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War Letters offers insights into American history topics including the personal narrative, veterans, wartime service and sacrifice, military actions, and U.S. involvement in foreign affairs. You can use part or all of the film, or delve into the rich resources available on this website to learn more, either in a classroom or on your own.
The following activities are grouped into four categories:
You can also read a few helpful hints for completing the activities on the next page.
1. To ensure that the class knows the background of major wars the United States has fought, divide the class into eight groups. Assign each group one of the following conflicts: American Revolution, Mexican War, Civil War, Spanish-American War, World War I, World War II, Korean War, Vietnam War. Have each group create a poster that gives the following information about its conflict: causes of the war, countries that participated, years the war was fought, areas where fighting took place, and outcome of the war. When groups have completed their posters, mount the posters on a timeline of U.S. history that extends around the classroom.
2. Read the Featured Letters, which describe what happened to some of the writers of the letters read during the film. Select one of these writers and write your own letter to him or her on a topic of your choice. For example, your letter could explain your feelings upon reading his or her letter or describe events that the writer did not live to see, but that you believe he or she would have wanted to know about. When you have completed your letter, read it to the class.
1. Select three wartime locations that are mentioned in the letters read during the film, or listed in the Featured Letters section of the website. Find out about the role that each location played in that conflict. Then draw or photocopy maps showing each of the locations. On each map, write a brief explanation of the importance of that location.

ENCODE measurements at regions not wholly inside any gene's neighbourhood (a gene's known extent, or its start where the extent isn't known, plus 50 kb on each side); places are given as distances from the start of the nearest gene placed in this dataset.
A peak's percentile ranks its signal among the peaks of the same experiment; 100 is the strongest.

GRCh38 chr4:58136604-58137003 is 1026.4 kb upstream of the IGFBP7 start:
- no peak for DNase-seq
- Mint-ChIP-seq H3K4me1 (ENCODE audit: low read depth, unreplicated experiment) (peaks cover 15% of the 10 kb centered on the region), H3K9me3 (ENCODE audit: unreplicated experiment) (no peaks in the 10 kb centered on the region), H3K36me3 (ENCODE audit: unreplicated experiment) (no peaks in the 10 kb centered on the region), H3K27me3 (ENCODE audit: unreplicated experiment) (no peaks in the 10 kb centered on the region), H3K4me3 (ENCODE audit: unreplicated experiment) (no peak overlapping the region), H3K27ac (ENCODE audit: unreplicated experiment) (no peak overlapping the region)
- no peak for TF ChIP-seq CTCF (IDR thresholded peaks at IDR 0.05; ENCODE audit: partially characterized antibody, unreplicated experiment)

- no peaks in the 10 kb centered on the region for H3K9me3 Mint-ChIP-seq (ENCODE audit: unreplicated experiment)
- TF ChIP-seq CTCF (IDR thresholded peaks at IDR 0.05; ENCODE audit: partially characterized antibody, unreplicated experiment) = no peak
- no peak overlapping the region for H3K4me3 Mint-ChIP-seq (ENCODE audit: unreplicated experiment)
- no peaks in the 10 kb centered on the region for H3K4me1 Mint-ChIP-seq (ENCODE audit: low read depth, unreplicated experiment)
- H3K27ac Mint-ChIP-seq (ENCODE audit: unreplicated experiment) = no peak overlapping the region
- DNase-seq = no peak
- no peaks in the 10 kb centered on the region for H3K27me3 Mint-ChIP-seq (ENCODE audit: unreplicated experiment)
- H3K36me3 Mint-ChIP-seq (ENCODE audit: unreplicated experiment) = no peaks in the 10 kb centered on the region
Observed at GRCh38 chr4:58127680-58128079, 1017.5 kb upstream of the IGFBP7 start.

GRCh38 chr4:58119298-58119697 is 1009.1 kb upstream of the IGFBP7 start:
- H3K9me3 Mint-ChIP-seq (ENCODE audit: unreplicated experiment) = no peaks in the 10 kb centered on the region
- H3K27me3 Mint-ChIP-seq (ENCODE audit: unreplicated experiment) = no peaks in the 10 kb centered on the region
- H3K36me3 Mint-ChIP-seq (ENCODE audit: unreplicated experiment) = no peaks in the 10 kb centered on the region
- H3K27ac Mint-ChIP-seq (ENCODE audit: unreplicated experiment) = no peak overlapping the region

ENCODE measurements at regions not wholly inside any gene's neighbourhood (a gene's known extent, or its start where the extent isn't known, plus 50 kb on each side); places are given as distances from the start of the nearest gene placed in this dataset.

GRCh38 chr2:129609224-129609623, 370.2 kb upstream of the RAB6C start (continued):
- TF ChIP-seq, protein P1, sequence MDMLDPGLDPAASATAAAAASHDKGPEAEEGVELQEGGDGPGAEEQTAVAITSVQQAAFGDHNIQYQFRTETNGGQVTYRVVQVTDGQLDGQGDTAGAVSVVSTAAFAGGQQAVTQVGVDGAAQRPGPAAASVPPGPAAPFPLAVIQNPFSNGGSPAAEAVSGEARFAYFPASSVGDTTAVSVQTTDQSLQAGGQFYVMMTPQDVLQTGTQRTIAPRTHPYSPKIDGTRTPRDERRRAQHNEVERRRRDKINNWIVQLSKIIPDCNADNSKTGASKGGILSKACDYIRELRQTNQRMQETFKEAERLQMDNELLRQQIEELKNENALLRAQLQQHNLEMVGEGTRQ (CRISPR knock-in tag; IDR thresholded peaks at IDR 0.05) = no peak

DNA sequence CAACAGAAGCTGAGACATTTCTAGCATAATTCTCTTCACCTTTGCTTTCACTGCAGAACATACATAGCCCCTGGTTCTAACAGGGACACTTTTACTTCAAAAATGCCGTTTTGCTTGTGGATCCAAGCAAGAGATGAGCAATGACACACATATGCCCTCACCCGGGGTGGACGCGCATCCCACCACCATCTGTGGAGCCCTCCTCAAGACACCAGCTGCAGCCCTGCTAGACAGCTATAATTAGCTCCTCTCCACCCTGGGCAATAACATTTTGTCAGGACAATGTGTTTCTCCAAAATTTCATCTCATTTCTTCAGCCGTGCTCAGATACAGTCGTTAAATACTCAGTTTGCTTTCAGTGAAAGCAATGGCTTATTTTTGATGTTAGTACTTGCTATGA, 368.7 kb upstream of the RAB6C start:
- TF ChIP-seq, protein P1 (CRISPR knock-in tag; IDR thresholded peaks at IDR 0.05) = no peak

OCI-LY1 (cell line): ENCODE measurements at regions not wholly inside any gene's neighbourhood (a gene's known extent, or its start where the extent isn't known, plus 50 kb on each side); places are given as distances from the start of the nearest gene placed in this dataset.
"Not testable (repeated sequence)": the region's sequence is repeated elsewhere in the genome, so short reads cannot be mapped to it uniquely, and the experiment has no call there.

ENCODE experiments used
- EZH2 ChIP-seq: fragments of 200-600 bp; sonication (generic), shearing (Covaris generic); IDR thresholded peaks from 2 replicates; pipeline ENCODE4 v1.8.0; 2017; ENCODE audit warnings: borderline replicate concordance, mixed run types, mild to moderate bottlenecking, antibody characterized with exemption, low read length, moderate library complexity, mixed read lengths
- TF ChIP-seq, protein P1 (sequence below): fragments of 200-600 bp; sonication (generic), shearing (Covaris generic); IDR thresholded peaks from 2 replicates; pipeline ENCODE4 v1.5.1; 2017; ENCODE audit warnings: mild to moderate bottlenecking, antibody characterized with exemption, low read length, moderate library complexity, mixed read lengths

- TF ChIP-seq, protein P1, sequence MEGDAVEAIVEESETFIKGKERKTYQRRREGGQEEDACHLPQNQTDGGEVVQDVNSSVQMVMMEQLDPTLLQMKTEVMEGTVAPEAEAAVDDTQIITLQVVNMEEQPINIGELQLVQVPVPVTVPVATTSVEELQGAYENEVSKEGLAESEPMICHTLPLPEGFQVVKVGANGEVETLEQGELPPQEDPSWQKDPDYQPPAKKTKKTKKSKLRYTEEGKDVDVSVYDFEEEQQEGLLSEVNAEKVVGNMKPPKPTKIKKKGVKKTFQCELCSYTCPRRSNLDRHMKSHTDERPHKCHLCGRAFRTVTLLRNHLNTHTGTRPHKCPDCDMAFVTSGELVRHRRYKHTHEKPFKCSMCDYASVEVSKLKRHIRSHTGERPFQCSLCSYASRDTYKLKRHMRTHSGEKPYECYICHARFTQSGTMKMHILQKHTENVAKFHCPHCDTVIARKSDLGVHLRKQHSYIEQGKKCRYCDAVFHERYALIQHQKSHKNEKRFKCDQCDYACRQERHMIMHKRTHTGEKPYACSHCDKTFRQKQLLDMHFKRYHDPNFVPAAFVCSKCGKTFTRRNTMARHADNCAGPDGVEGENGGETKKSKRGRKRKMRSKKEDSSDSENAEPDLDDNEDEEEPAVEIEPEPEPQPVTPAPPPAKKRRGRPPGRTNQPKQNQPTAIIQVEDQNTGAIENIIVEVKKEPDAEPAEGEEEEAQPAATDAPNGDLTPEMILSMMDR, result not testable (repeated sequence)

2. Photocopy a map of the world. Then, using the chronology of United States military actions and wars, place a star on each area of the world where American military forces have fought. What do you find most surprising about the map?
1. Choose a major conflict in which the United States participated, such as the Civil War or World War II, and find out what sacrifices civilians on the "home front" made to support the war effort. Using the information you have gathered, imagine that you are a family member or friend of a soldier in that war. Write a letter to "your" soldier explaining what you and other civilians are doing to support the soldiers.
2. Select a conflict from United States history (you may wish to consult the chronology of United States military actions and wars for ideas) and do research to find data about that conflict, such as comparisons between the size of the opposing armies, the number of a particular type of weapon the United Stats produced during the war, or the value of war-related goods the United States produced during the war. Present this data in two or three graphics, such as line graphs, bar graphs, or tables.
1. Interview a family member, neighbor, or family friend who is a veteran of a foreign war or who exchanged letters with a veteran. What does he or she recall about the importance of exchanging letters during wartime? Was any single letter he or she read or wrote especially memorable, and if so, why? Did people exchanging these letters sometimes avoid difficult topics in order to keep from upsetting their correspondent? Write a summary of what you learned from the interview. (If the interviewee has any of these letters, you might describe to him or her some of the techniques for preserving family documents in the video interview with conservator Linda Edquist.)
2. Read the interview on wartime censorship. In your opinion, should letters from soldiers be censored during wartime? If not, why not? If you do approve of censorship, what kinds of statements do you believe should be censored? (For example, should all specific geographic information about a soldier's whereabouts or combat be censored? What about criticisms of military leaders or the United States government? What about statements that the United States cannot, or should not, win the war?) Present your conclusions in the form of a presidential "Policy Statement on Wartime Censorship."
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My American Experience
From the Civil War, to Vietnam, to World War II, and more contemporary conflicts, soldiers have been writing home from the front lines for centuries. Has anyone ever written to you from the battlefield? Do you have any war letters to share?